Know your triggers and have an action plan – When you’re coping with a mental disorder as well as a substance abuse problem, it’s especially important to know signs that your illness is flaring up. Common causes include stressful events, big life changes, or unhealthy sleeping or eating patterns. At these times, having a plan in place is essential to preventing a drink or drug relapse. Who will you talk to? What do you need to do to avoid slipping?
Recovery tip 2
Make a face-to-face connection with friends and family a priority – a Positive emotional connection to those around you is the quickest way to calm your nervous system. Try to meet up regularly with people who care about you. If you don’t have anyone you feel close to, it’s never too late to meet new people and develop meaningful friendships.
Get therapy or stay involved in a support group – Your chances of staying sober improve if you are participating in a social support group like Alcoholics Anonymous or Narcotics Anonymous or if you are getting therapy.
Follow doctor’s orders –Once you are sober and you feel better, you might think you no longer need medication or treatment. But arbitrarily stopping medication or treatment is a common reason for relapse in people with co-occurring disorders. Always talk with your doctor before making any changes to your medication or treatment routine.
Exercise regularly – Exercise is a natural way to bust stress, relieve anxiety, and improve your mood and outlook. To achieve the maximum benefit, aim for at least 30 minutes of aerobic exercise on most days.
Practice relaxation techniques – When practiced regularly, relaxation techniques such as mindfulness meditation, progressive muscle relaxation, and deep breathing can reduce symptoms of stress, anxiety, and depression, and increase feelings of relaxation and emotional well-being.
Adopt healthy eating habits – Start the day right with breakfast, and continue with frequent small meals throughout the day. Going too long without eating leads to low blood sugar, which can make you feel more stressed or anxious. Getting enough healthy fats in your diet can help to boost your mood.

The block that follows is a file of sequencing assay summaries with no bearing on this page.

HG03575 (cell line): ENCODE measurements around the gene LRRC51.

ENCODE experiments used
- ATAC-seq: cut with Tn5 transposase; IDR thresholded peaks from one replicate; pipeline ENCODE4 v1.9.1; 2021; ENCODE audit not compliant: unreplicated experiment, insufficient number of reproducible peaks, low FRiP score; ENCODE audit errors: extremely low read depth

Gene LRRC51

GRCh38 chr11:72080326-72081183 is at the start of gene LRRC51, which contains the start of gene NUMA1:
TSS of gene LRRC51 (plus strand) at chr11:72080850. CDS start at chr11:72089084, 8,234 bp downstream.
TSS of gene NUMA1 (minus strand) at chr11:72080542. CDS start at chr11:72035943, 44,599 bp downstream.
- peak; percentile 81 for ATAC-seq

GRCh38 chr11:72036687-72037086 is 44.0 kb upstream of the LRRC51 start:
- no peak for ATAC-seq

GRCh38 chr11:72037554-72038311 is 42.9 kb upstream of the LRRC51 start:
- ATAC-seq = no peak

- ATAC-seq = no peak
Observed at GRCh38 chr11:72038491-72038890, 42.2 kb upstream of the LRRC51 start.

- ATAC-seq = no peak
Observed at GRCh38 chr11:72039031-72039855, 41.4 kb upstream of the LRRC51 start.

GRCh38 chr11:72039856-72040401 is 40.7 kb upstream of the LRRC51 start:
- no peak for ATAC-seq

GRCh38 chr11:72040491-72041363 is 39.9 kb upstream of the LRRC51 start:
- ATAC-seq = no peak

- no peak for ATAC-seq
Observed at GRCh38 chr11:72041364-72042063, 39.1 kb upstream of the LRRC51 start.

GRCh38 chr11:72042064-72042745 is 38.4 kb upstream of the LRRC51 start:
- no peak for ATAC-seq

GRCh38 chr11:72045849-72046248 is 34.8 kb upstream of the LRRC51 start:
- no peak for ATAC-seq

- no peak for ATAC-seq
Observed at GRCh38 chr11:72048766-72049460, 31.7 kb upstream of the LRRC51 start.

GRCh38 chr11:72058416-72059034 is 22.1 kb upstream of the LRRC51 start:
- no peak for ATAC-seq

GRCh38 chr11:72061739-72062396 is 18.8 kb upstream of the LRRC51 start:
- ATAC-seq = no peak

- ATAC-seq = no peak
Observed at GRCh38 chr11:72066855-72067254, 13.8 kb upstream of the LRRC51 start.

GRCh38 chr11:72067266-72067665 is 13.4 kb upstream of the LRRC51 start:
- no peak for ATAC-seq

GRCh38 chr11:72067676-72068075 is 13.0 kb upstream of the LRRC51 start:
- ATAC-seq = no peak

To stay alcohol- or drug-free for the long term, you’ll need to build a new, meaningful life where substance abuse no longer has a place.
Develop new activities and interests – Find new hobbies, volunteer activities, or work that gives you a sense of meaning and purpose. When you’re doing things you find fulfilling, you’ll feel better about yourself and substance use will hold less appeal.
Avoid the things that trigger your urge to use – If certain people, places, or activities trigger a craving for drugs or alcohol, try to avoid them. This may mean making major changes to your social life, such as finding new things to do with your old buddies—or even giving up those friends and making new connections.
Group support for substance abuse and co-occurring disorders
As with other addictions, groups are very helpful, not only in maintaining sobriety but also as a safe place to get support and discuss challenges. Sometimes treatment programs for co-occurring disorders provide groups that continue to meet on an aftercare basis. Your doctor or treatment provider may also be able to refer you to a group for people with co-occurring disorders.
Just make sure your group is accepting of the idea of co-occurring disorders and psychiatric medication. Some people in these groups, although well-meaning, may mistake taking psychiatric medication as another form of addiction. You want a place to feel safe, not pressured.
Helping a loved one with a substance abuse and mental health problem
Helping a loved one with both a substance abuse and a mental health problem can be a roller coaster. Resistance to treatment is common and the road to recovery can be long.
The best way to help someone is to accept what you can and cannot do. You cannot force someone to remain sober, nor can you make someone take their medication or keep appointments. What you can do is make positive choices for yourself, encourage your loved one to get help, and offer your support while making sure you don’t lose yourself in the process.
Seek support – Dealing with a loved one’s mental illness and substance abuse can be painful and isolating. Make sure you’re getting the emotional support you need to cope. Talk to someone you trust about what you’re going through. It can also help to get your own therapy or join a support group.
Set boundaries – Be realistic about the amount of care you’re able to provide without feeling overwhelmed and resentful. Set limits on disruptive behaviors and stick to them. Letting the co-occurring disorders take over your life isn’t healthy for you or your loved one.
Educate yourself – Learn all you can about your loved one’s mental health problem, as well as substance abuse treatment and recovery. The more you understand what your loved one is going through, the better able you’ll be to support recovery.